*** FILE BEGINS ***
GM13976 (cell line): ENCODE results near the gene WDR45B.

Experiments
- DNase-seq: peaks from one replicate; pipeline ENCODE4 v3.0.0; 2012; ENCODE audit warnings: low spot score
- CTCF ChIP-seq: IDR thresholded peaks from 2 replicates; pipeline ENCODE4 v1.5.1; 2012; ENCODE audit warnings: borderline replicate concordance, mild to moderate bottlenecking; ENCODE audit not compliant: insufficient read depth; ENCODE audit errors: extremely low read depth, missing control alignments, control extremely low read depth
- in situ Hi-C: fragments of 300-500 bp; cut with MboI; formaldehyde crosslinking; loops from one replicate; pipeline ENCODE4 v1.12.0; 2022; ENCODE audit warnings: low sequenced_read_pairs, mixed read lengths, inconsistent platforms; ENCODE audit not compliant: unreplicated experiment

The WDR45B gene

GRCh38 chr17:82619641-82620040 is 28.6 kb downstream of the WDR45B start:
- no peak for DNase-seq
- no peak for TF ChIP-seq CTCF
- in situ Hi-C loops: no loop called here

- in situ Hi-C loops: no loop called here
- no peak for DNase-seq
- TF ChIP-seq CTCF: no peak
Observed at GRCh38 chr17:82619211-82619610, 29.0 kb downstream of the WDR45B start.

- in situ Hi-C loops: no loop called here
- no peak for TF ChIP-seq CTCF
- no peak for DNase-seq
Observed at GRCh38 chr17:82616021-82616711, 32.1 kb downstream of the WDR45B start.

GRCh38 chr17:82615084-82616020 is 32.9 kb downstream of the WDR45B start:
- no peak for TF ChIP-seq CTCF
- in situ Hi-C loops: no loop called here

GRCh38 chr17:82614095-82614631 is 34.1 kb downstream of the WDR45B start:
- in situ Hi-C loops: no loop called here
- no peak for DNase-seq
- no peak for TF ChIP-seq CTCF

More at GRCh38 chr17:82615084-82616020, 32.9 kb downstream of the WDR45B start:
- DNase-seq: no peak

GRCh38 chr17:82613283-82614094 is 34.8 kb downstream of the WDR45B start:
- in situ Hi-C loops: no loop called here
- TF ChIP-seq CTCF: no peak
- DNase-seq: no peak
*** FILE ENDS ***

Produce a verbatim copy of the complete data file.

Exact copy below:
GM13976 (cell line): ENCODE results near the gene WDR45B.

Experiments
- DNase-seq: peaks from one replicate; pipeline ENCODE4 v3.0.0; 2012; ENCODE audit warnings: low spot score
- CTCF ChIP-seq: IDR thresholded peaks from 2 replicates; pipeline ENCODE4 v1.5.1; 2012; ENCODE audit warnings: borderline replicate concordance, mild to moderate bottlenecking; ENCODE audit not compliant: insufficient read depth; ENCODE audit errors: extremely low read depth, missing control alignments, control extremely low read depth
- in situ Hi-C: fragments of 300-500 bp; cut with MboI; formaldehyde crosslinking; loops from one replicate; pipeline ENCODE4 v1.12.0; 2022; ENCODE audit warnings: low sequenced_read_pairs, mixed read lengths, inconsistent platforms; ENCODE audit not compliant: unreplicated experiment

The WDR45B gene

GRCh38 chr17:82619641-82620040 is 28.6 kb downstream of the WDR45B start:
- no peak for DNase-seq
- no peak for TF ChIP-seq CTCF
- in situ Hi-C loops: no loop called here

- in situ Hi-C loops: no loop called here
- no peak for DNase-seq
- TF ChIP-seq CTCF: no peak
Observed at GRCh38 chr17:82619211-82619610, 29.0 kb downstream of the WDR45B start.

- in situ Hi-C loops: no loop called here
- no peak for TF ChIP-seq CTCF
- no peak for DNase-seq
Observed at GRCh38 chr17:82616021-82616711, 32.1 kb downstream of the WDR45B start.

GRCh38 chr17:82615084-82616020 is 32.9 kb downstream of the WDR45B start:
- no peak for TF ChIP-seq CTCF
- in situ Hi-C loops: no loop called here

GRCh38 chr17:82614095-82614631 is 34.1 kb downstream of the WDR45B start:
- in situ Hi-C loops: no loop called here
- no peak for DNase-seq
- no peak for TF ChIP-seq CTCF

More at GRCh38 chr17:82615084-82616020, 32.9 kb downstream of the WDR45B start:
- DNase-seq: no peak

GRCh38 chr17:82613283-82614094 is 34.8 kb downstream of the WDR45B start:
- in situ Hi-C loops: no loop called here
- TF ChIP-seq CTCF: no peak
- DNase-seq: no peak